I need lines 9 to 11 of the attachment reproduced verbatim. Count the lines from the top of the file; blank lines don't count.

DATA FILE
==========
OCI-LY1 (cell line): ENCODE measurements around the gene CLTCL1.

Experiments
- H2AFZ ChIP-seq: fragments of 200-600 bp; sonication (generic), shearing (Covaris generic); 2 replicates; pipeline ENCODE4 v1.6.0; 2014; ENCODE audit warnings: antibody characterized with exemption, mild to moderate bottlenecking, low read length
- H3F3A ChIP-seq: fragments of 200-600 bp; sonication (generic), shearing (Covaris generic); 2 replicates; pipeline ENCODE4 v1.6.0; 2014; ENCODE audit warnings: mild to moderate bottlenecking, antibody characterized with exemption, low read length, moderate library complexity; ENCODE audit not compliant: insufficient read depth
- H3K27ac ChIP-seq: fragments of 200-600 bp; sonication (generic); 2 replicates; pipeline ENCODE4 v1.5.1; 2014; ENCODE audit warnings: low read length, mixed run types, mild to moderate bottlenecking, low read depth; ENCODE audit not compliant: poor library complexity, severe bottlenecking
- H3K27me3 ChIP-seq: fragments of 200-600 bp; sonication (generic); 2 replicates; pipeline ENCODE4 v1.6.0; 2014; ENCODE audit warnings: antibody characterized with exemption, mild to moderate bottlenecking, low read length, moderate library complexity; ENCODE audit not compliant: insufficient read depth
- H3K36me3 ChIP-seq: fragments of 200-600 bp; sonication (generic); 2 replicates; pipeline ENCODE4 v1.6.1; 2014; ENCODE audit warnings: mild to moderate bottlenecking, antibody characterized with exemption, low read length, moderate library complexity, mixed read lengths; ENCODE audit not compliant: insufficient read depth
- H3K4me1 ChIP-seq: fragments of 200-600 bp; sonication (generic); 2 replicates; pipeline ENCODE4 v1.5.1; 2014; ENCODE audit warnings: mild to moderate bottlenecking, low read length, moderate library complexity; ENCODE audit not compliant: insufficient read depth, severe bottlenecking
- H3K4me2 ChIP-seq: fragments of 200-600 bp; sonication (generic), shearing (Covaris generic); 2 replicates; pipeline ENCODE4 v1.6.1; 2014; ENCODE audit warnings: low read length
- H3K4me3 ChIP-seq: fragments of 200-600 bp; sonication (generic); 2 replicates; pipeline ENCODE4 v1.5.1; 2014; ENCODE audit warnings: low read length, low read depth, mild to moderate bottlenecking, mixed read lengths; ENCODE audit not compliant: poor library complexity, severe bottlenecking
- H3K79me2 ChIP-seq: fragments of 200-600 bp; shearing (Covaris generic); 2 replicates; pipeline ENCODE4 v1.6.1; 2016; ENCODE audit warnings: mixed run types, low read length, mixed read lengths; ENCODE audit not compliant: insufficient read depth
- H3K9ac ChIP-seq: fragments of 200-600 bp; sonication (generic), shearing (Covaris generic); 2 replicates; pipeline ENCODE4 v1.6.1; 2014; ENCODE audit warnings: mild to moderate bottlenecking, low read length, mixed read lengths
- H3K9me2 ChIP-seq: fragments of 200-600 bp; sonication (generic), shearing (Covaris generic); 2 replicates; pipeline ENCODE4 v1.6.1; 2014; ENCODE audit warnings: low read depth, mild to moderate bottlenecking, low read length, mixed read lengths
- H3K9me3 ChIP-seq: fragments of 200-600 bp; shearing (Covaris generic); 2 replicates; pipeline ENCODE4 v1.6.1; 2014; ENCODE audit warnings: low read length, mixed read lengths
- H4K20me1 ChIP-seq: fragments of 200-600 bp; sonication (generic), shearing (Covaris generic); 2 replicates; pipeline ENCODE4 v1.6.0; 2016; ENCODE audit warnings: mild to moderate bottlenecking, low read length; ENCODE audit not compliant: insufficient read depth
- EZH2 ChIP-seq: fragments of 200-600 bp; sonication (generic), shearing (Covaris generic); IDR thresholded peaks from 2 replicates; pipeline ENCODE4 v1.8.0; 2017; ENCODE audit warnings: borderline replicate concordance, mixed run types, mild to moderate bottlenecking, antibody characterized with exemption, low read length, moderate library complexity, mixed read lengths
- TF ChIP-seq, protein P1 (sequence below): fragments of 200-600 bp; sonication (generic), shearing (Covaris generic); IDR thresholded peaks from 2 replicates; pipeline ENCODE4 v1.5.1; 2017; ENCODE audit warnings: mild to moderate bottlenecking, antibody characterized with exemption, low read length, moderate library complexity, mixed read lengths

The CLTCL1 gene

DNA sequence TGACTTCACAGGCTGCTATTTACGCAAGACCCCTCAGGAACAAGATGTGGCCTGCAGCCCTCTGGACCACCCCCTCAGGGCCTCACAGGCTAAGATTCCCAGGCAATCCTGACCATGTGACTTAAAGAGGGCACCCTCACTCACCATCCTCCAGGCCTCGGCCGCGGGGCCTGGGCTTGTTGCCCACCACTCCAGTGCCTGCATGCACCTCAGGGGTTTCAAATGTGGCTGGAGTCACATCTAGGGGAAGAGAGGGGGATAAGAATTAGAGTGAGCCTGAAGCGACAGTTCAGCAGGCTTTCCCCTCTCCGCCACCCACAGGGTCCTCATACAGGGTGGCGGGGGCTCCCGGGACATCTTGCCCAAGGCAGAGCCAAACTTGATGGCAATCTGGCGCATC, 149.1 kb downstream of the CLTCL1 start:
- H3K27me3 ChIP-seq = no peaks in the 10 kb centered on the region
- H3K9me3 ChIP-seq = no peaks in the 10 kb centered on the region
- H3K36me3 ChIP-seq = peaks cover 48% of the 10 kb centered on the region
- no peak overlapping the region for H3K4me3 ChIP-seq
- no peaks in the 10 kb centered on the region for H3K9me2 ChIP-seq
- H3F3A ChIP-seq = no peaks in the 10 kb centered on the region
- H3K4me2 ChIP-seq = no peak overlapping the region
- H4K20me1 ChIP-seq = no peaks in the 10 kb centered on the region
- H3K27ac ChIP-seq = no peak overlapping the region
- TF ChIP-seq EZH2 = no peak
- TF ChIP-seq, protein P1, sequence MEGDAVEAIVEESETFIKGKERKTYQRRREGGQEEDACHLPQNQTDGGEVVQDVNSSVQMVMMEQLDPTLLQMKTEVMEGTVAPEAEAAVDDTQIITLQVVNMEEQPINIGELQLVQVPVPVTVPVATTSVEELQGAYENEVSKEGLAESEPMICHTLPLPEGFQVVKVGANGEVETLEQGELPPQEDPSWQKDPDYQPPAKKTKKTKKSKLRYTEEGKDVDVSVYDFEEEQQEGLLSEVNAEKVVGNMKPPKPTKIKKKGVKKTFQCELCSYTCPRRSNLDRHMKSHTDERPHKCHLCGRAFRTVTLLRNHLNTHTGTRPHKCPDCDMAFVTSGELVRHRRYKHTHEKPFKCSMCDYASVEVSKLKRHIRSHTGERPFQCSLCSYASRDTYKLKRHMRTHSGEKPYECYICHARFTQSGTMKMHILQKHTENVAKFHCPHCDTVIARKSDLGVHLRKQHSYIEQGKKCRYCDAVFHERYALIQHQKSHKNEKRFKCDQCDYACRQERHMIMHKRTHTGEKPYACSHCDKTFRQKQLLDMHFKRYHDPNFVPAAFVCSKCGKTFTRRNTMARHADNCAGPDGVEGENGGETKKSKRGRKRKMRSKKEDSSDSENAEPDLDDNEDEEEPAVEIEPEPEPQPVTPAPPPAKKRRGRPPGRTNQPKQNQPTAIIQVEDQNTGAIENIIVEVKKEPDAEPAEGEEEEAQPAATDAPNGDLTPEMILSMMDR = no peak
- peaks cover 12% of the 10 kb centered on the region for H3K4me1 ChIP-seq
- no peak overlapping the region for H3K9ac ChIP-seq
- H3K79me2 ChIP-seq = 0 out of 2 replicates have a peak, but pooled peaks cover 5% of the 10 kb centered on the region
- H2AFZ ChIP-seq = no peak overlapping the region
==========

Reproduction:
- H3K4me2 ChIP-seq: fragments of 200-600 bp; sonication (generic), shearing (Covaris generic); 2 replicates; pipeline ENCODE4 v1.6.1; 2014; ENCODE audit warnings: low read length
- H3K4me3 ChIP-seq: fragments of 200-600 bp; sonication (generic); 2 replicates; pipeline ENCODE4 v1.5.1; 2014; ENCODE audit warnings: low read length, low read depth, mild to moderate bottlenecking, mixed read lengths; ENCODE audit not compliant: poor library complexity, severe bottlenecking
- H3K79me2 ChIP-seq: fragments of 200-600 bp; shearing (Covaris generic); 2 replicates; pipeline ENCODE4 v1.6.1; 2016; ENCODE audit warnings: mixed run types, low read length, mixed read lengths; ENCODE audit not compliant: insufficient read depth